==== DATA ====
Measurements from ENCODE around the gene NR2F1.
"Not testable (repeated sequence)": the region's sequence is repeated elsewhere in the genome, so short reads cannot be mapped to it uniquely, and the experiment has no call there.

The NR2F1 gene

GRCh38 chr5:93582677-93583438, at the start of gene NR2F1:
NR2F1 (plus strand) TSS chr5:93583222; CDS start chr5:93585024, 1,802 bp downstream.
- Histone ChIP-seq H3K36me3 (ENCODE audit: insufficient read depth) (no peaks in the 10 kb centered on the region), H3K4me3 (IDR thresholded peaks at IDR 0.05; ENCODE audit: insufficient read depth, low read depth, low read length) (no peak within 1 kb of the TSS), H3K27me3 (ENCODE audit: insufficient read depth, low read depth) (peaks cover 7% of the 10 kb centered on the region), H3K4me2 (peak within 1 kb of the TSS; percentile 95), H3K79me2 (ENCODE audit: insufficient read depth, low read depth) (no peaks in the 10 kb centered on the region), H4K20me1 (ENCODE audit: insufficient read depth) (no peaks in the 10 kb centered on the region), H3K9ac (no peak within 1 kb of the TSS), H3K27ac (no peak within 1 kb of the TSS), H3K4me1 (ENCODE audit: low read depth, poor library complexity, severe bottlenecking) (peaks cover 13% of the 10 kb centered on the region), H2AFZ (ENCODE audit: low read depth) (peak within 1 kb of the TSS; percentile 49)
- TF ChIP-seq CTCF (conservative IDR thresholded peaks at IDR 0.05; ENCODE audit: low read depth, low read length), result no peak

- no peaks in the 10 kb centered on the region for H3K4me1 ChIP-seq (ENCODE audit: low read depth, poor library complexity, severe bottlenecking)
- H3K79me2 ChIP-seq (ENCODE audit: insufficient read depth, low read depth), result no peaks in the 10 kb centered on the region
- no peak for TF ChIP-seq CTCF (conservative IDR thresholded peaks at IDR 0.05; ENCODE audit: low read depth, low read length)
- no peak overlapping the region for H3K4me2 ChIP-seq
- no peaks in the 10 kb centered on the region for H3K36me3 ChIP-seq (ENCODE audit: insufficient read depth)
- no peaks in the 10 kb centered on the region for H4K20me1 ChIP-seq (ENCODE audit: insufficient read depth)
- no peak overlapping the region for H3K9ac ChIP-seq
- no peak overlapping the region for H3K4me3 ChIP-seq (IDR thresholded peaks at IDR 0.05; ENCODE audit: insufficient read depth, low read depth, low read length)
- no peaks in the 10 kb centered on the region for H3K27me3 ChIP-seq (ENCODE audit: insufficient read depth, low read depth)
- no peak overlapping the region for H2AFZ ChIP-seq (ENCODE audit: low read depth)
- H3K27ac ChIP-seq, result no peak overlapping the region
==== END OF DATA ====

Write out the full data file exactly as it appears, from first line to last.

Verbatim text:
Measurements from ENCODE around the gene NR2F1.
"Not testable (repeated sequence)": the region's sequence is repeated elsewhere in the genome, so short reads cannot be mapped to it uniquely, and the experiment has no call there.

The NR2F1 gene

GRCh38 chr5:93582677-93583438, at the start of gene NR2F1:
NR2F1 (plus strand) TSS chr5:93583222; CDS start chr5:93585024, 1,802 bp downstream.
- Histone ChIP-seq H3K36me3 (ENCODE audit: insufficient read depth) (no peaks in the 10 kb centered on the region), H3K4me3 (IDR thresholded peaks at IDR 0.05; ENCODE audit: insufficient read depth, low read depth, low read length) (no peak within 1 kb of the TSS), H3K27me3 (ENCODE audit: insufficient read depth, low read depth) (peaks cover 7% of the 10 kb centered on the region), H3K4me2 (peak within 1 kb of the TSS; percentile 95), H3K79me2 (ENCODE audit: insufficient read depth, low read depth) (no peaks in the 10 kb centered on the region), H4K20me1 (ENCODE audit: insufficient read depth) (no peaks in the 10 kb centered on the region), H3K9ac (no peak within 1 kb of the TSS), H3K27ac (no peak within 1 kb of the TSS), H3K4me1 (ENCODE audit: low read depth, poor library complexity, severe bottlenecking) (peaks cover 13% of the 10 kb centered on the region), H2AFZ (ENCODE audit: low read depth) (peak within 1 kb of the TSS; percentile 49)
- TF ChIP-seq CTCF (conservative IDR thresholded peaks at IDR 0.05; ENCODE audit: low read depth, low read length), result no peak

- no peaks in the 10 kb centered on the region for H3K4me1 ChIP-seq (ENCODE audit: low read depth, poor library complexity, severe bottlenecking)
- H3K79me2 ChIP-seq (ENCODE audit: insufficient read depth, low read depth), result no peaks in the 10 kb centered on the region
- no peak for TF ChIP-seq CTCF (conservative IDR thresholded peaks at IDR 0.05; ENCODE audit: low read depth, low read length)
- no peak overlapping the region for H3K4me2 ChIP-seq
- no peaks in the 10 kb centered on the region for H3K36me3 ChIP-seq (ENCODE audit: insufficient read depth)
- no peaks in the 10 kb centered on the region for H4K20me1 ChIP-seq (ENCODE audit: insufficient read depth)
- no peak overlapping the region for H3K9ac ChIP-seq
- no peak overlapping the region for H3K4me3 ChIP-seq (IDR thresholded peaks at IDR 0.05; ENCODE audit: insufficient read depth, low read depth, low read length)
- no peaks in the 10 kb centered on the region for H3K27me3 ChIP-seq (ENCODE audit: insufficient read depth, low read depth)
- no peak overlapping the region for H2AFZ ChIP-seq (ENCODE audit: low read depth)
- H3K27ac ChIP-seq, result no peak overlapping the region